You can also save money by having the professionals upgrade and repair components of your pool table while it is disassembled. Whether you want to upgrade or replace the pockets, replace cushions, swap out the felt, or refinish some of the wood pieces, these services offered by many professional pool table moving companies as an add-on.
Can I Move a Pool Table Myself?
While it is strongly recommended that you hire professionals to handle all aspects of moving a pool table – including the disassembly, transportation, and reassembly – we understand that this may not be for everyone. If hiring professional pool table movers isn’t in your timetable or budget, it is possible to move a pool table with the assistance of some strong friends or family members. If you plan to move a pool table without the help of professionals, here’s what you need to:
- Gather the necessary supplies. Start by collecting all the supplies and material you’re going to need, including a power drill, socket wrench, screwdriver, and tons of thick blankets for protection. You may also need a staple remover for removing the felt on the pool table.
- Rent a moving truck. Your pickup truck, sedan, or minivan aren’t going to cut it in when it comes to transporting a pool table. Since standard pool table sizes are 7 feet, 8 feet, 8.5 feet, and 9 feet long, you’re going to need to rent an appropriately sized moving truck.
- Recruit as many helpers as you can. After you’ve gathered all your supplies, you’re going to need to recruit some exceptionally strong individuals to help you. We recommend enlisting at least four or five of your family members or friends. Make sure that everyone wears appropriate moving day attire, including durable shoes.
- Measure pathways. It’s always good practice to take measurements of doorways, hallways, staircases, and anywhere else that the pool table will pass through before the move. That way, you can properly assess the level of difficulty it will be to maneuver the table through your home.
- Take apart the pool table. At this point, you can start taking the pool table apart. Start by removing the pockets by using either a staple remover or screwdriver. Then, tackle the side rails with a wrench. Keep all of the bolts and screws together in small bags and label them accordingly. Next, you want to remove the felt by carefully taking out each staple. When the felt is removed, it’s time to carefully remove the slates with your helpers’ assistance. Remember, these slates can weight around 450 pounds, so you’ll need to move slowly and with extreme care. With the pockets, rails, and slates removed, you can move onto the legs and main body.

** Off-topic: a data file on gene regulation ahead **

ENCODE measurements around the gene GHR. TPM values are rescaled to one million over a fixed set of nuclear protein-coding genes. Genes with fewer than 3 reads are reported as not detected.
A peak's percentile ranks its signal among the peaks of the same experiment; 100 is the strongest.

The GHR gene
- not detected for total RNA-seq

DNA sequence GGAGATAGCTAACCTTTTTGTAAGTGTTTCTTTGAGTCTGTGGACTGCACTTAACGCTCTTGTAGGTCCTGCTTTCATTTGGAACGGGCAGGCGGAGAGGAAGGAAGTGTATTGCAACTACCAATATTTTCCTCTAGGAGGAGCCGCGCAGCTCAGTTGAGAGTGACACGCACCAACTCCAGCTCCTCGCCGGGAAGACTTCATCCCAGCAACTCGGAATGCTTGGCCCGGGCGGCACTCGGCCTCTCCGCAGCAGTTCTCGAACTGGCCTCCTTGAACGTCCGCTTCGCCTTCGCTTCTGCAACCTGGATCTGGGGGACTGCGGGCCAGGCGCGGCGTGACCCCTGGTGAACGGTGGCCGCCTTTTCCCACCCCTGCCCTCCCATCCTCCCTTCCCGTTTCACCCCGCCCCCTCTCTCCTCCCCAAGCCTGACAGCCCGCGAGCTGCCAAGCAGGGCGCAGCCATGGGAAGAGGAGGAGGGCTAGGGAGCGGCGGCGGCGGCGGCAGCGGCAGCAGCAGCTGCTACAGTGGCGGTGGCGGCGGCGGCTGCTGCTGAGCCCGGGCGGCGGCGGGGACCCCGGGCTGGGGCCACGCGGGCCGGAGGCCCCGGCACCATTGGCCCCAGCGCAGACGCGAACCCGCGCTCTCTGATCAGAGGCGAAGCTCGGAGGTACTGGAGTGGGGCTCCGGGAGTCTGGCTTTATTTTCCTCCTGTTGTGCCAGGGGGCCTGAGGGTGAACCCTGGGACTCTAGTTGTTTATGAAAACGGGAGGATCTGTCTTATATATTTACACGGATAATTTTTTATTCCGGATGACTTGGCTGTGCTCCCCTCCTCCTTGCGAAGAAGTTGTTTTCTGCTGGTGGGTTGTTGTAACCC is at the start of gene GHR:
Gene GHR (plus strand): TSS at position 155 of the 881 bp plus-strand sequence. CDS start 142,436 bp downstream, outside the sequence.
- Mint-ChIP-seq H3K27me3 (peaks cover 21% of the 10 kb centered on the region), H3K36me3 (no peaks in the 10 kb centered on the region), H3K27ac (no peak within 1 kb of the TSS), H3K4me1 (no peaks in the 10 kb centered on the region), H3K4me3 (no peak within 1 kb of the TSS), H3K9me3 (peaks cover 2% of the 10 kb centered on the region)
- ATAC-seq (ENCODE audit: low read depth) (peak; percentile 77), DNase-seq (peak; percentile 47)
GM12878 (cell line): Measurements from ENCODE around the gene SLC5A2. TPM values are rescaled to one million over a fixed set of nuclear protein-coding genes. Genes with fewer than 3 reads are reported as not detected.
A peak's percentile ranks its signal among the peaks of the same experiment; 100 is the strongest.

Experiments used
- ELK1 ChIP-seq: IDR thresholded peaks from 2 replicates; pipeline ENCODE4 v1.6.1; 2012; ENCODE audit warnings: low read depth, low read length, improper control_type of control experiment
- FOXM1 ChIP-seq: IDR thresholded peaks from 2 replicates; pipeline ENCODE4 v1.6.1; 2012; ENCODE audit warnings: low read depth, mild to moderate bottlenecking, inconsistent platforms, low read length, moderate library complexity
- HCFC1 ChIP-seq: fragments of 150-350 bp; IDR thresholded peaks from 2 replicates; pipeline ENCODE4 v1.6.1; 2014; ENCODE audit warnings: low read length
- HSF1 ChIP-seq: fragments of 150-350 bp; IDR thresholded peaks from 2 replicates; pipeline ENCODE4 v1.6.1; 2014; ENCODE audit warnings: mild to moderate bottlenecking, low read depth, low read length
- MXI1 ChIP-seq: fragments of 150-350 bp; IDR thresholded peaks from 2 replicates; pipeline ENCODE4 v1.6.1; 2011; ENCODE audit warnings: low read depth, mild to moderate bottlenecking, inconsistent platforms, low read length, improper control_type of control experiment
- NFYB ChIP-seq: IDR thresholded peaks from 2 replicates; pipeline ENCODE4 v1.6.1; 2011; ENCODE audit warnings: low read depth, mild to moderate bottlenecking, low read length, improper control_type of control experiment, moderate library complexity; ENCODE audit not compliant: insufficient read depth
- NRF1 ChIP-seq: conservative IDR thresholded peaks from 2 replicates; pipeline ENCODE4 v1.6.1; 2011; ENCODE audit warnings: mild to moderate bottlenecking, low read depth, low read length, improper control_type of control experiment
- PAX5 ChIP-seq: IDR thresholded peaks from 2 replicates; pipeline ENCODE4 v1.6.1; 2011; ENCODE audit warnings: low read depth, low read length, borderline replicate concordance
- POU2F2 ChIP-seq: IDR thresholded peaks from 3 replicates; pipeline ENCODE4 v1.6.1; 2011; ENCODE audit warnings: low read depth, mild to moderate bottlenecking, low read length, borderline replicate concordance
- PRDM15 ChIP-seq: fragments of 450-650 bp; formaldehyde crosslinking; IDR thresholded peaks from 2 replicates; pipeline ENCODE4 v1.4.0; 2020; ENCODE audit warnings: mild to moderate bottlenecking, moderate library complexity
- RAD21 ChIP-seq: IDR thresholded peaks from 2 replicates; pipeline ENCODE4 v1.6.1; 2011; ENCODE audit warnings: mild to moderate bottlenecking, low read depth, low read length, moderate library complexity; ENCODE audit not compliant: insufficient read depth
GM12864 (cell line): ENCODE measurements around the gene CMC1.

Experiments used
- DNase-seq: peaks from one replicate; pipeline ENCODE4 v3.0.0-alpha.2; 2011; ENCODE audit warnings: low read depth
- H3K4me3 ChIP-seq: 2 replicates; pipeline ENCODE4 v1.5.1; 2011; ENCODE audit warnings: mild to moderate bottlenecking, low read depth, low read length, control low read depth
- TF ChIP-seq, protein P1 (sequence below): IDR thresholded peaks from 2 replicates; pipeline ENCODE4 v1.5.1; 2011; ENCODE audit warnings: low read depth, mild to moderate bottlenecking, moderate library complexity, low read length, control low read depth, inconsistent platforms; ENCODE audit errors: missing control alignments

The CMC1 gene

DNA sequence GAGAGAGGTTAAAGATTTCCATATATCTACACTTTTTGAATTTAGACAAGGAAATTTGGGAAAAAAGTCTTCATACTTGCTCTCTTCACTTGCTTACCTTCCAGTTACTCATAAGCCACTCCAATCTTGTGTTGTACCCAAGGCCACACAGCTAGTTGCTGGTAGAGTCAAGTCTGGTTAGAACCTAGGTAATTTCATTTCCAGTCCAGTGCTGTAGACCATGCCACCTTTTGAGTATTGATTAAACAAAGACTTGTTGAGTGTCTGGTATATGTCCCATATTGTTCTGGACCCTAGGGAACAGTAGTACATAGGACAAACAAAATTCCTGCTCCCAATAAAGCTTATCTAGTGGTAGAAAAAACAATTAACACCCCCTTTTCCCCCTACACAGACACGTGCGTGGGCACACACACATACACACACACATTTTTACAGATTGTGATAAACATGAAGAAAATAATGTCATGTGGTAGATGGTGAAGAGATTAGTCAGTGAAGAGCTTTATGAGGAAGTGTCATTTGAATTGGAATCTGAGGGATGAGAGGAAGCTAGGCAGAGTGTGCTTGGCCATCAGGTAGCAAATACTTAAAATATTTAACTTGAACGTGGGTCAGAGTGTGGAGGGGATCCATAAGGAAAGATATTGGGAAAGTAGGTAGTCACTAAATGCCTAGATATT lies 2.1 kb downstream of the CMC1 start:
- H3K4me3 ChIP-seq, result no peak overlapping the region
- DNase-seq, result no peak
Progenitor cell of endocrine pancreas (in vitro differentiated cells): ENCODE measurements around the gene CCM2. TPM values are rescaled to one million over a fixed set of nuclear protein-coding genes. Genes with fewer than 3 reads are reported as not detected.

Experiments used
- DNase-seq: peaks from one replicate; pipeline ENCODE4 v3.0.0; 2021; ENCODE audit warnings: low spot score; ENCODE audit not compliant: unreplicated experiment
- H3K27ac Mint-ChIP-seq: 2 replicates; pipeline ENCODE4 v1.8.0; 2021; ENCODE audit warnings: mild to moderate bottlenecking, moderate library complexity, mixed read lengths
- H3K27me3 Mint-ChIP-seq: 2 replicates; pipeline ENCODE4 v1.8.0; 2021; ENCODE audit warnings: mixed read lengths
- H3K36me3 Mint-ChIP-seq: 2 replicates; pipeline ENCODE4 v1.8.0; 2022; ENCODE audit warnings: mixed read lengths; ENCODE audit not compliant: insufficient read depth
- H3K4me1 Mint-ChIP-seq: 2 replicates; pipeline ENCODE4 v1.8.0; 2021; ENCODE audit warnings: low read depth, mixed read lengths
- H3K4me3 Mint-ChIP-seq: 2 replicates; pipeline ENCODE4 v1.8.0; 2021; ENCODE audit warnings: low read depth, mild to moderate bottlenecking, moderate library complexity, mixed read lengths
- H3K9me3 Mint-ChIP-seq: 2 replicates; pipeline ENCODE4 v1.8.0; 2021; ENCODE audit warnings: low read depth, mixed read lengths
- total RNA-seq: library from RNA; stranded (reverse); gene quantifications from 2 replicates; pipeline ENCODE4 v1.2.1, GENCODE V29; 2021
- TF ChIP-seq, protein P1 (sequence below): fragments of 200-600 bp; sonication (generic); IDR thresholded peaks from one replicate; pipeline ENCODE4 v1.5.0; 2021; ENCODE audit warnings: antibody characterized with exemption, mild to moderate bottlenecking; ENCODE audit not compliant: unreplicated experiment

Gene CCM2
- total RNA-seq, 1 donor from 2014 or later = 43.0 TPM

- Shield the pool table and load it into the truck. Carefully and thoroughly wrap each component of the pool table with moving blankets. It’s especially important to make sure that the slates are protected, as they are very delicate and exceptionally heavy. Load all the pieces into the moving truck and ensure that they are properly secured and won’t shift around before driving away.
- Reassemble the pool table. When you arrive at your new home, bring all the components inside before you start reassembling. You’re essentially going to put it back together the opposite way that you took it apart – starting with the legs and main body, then moving onto the slates, felt, rails, and pockets.
Again, while it is possible to move a pool table yourself (with the help of friends or family members, of course), the task is best left to the professionals. Not only are they incredibly heavy, but the disassembly and reassembly is very complex and you risk putting it back together incorrectly or causing irreversible damage to the table.
Can household movers move pool tables?
While there are a number of general moving companies that offer to transport pool tables in addition to your household items, it’s usually best to opt for a professional that specializes in moving, servicing, and installing pool tables. Movers with limited experience could damage the slate or balance of the table, which will hinder its quality of play.
Can I move a pool table without removing the felt?
Put simply, you cannot move a pool table without taking off the felt. Pool tables are not designed to be moved in one piece. The legs, slate, rails, and even the felt must be disassembled and then reassembled at the new location. However, in rare situations, (like when the pool table is very small) you may be able to move a pool table using furniture sliders and without taking it apart.
Jessica considers herself a home improvement and design enthusiast. She grew up surrounded by constant home improvement projects and owes most of what she knows to helping her dad renovate her childhood home. Being a Los Angeles resident, Jessica spends a lot of her time looking for her next DIY project and sharing her love for home design.